In Japanese this goes as follows: 'It is cold' would be 'samui desu', in which 'samui' means cold. 'It was cold' turns into 'samu katta desu'. 'It was not cold' becomes 'samu kuna katta desu'.
As mentioned in the previous part, you can also get rid of adjectives by turning them into nouns or verbs.
Adjectives usually have a comparative and superlative form. 'Sweeter' is the comparative form of 'sweet', and 'sweetest' is the superlative form. In English you'd usually express the comparative form by adding 'er' and 'est' for the superlative, as in 'cool - cooler - coolest', but there are plenty of irregular adjectives to break this rule, like 'good - better - best', and 'many - more - most'. Some adjectives can only be compared by using 'more' and 'most', like 'beautiful - more beautiful - most beautiful'.
Not all languages have 3 steps, some simply have the base adjective and the 'more' version. Others might have more steps to indicate further steps, like slightly more and almost the most. How many you want will be up to you, but determining how many would best suit your language could be done by looking at the culture behind your language. Does it have a need for 'almost the best' or 'slightly better'?
Many languages have adverbs, which are essentially adjectives, which are mostly applied to verbs, adjectives and other adverbs, rather than nouns and pronouns, but some words can work as both an adverb and an adjective.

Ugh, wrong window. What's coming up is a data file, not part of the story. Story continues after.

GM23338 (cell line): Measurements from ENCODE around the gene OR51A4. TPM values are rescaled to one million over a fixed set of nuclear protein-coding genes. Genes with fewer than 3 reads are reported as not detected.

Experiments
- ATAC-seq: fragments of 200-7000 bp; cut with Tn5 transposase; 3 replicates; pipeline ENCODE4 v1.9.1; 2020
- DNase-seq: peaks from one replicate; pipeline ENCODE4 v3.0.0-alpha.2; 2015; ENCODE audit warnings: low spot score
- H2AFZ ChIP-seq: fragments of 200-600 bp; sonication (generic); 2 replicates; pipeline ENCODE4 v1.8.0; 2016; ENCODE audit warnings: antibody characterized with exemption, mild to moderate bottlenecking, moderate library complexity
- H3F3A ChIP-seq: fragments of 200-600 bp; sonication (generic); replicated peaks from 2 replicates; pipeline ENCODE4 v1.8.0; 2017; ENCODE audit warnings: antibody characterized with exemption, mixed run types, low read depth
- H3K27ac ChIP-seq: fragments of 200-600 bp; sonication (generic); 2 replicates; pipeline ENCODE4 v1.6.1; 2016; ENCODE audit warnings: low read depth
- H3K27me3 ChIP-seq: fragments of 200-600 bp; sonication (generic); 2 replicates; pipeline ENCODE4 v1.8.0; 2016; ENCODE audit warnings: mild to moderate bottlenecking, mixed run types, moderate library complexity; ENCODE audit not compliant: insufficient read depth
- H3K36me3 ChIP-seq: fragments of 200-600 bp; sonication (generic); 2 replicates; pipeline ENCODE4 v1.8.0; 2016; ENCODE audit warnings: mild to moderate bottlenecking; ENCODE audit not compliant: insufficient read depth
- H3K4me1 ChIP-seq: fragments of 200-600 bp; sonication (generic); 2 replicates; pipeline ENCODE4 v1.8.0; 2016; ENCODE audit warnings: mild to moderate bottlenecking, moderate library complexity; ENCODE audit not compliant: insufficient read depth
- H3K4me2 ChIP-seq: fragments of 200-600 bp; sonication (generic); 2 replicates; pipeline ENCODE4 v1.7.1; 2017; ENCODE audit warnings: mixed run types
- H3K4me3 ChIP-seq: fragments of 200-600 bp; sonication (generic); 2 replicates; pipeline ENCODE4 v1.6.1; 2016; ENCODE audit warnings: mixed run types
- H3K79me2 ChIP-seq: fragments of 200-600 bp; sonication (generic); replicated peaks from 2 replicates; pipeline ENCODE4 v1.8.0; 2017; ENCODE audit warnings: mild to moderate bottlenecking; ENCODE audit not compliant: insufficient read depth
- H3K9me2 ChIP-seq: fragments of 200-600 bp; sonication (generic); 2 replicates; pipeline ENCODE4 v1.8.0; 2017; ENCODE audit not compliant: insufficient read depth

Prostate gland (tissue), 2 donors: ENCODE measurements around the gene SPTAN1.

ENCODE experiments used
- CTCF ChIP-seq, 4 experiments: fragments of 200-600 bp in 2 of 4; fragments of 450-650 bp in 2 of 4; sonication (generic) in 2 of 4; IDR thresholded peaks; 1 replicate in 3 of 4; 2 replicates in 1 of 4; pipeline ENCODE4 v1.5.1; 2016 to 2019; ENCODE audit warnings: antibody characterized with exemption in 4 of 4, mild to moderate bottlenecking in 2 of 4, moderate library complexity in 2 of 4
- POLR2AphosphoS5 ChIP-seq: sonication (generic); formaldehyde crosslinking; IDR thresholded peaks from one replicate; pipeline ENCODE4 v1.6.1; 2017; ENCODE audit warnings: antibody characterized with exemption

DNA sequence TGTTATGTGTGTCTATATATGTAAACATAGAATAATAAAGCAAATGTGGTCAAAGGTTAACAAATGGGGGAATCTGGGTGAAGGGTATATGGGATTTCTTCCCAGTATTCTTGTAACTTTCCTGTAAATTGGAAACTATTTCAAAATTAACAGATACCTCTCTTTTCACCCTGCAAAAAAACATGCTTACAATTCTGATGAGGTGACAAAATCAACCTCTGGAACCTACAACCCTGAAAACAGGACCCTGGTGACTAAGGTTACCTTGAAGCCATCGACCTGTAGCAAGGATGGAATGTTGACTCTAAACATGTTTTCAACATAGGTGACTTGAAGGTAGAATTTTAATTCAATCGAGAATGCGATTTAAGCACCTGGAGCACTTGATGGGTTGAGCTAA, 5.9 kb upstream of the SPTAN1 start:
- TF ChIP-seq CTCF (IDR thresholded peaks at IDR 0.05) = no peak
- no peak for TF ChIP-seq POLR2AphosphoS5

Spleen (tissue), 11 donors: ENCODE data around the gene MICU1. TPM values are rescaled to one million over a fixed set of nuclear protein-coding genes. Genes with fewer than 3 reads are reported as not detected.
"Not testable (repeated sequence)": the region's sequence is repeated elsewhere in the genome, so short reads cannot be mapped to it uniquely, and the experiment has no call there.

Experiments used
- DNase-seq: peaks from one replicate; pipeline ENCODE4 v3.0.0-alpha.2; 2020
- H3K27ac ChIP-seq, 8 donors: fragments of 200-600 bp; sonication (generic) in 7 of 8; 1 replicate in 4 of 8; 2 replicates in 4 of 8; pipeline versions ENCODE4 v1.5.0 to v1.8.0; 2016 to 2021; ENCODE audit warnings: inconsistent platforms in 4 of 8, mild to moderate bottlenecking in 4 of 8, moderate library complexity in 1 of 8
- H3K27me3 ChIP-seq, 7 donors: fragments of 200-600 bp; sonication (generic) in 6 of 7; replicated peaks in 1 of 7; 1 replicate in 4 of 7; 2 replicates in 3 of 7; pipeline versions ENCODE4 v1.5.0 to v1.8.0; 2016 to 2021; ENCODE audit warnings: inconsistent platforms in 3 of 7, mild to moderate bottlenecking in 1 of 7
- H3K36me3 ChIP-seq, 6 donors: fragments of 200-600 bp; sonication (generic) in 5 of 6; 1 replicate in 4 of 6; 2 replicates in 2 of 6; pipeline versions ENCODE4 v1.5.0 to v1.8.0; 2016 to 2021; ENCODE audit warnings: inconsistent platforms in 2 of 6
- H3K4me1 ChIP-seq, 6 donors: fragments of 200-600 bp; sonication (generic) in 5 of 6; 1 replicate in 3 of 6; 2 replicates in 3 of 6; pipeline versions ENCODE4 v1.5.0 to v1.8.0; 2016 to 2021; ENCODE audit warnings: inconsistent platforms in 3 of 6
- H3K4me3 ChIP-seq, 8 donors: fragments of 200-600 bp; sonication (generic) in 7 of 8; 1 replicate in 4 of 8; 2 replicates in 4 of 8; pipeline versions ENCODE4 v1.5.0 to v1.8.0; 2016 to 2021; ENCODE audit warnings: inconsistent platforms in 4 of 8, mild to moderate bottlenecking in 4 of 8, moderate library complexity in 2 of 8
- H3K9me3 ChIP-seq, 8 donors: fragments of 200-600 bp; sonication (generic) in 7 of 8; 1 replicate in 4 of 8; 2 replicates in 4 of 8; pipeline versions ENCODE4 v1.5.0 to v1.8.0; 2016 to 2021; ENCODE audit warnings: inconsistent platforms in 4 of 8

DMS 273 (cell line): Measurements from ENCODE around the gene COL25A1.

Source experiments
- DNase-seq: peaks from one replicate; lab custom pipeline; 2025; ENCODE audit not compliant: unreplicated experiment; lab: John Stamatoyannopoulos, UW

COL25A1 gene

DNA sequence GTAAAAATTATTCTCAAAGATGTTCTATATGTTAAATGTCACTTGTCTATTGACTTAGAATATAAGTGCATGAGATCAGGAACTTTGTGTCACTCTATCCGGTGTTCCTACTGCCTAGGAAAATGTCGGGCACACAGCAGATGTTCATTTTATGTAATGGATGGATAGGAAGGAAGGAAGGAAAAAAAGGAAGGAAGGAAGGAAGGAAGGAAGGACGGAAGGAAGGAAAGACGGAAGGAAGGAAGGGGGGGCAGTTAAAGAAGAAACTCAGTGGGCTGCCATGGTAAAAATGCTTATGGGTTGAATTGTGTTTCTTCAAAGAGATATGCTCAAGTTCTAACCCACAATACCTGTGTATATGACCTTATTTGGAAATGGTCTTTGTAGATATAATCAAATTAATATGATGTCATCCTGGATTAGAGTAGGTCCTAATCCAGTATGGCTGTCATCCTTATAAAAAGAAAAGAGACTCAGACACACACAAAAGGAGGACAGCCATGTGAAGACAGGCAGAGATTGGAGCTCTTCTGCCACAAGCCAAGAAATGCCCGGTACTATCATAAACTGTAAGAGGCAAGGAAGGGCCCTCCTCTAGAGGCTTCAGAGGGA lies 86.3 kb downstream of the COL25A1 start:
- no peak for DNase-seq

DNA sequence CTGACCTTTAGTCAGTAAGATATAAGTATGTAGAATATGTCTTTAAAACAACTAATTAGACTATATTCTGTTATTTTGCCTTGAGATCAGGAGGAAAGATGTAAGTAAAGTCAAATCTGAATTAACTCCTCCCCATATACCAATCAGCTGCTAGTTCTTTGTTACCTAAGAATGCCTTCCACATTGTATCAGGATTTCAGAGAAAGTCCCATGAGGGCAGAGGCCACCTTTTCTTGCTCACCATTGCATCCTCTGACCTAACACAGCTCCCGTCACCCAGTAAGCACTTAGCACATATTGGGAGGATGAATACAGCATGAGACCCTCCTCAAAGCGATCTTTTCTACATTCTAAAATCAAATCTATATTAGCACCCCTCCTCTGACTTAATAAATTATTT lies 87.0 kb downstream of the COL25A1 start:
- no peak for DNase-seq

In the sentence 'the slow man' slow is an adjective, but in the sentence 'The man walks slowly' slowly is an adverb. In English most adjectives can be turned into an adverb by adding 'ly', your language could use something similar or maybe a prefix instead, or maybe nothing at all.
Adverbs answer the question 'how, when, where, and to what extend does something do something'. But there are languages which don't use adverbs for this, they simply stick to adjectives, and they might let the word order or the context provide that function, but some show no difference at all, with the exception of what comes after the adjective (nouns or verbs or anything else).
An example: the sentence 'the bad written book' is wrong in English, you'd say 'the badly written book', but you can still understand the first sentence, and many languages didn't see a need for adverbs, perhaps for that very reason.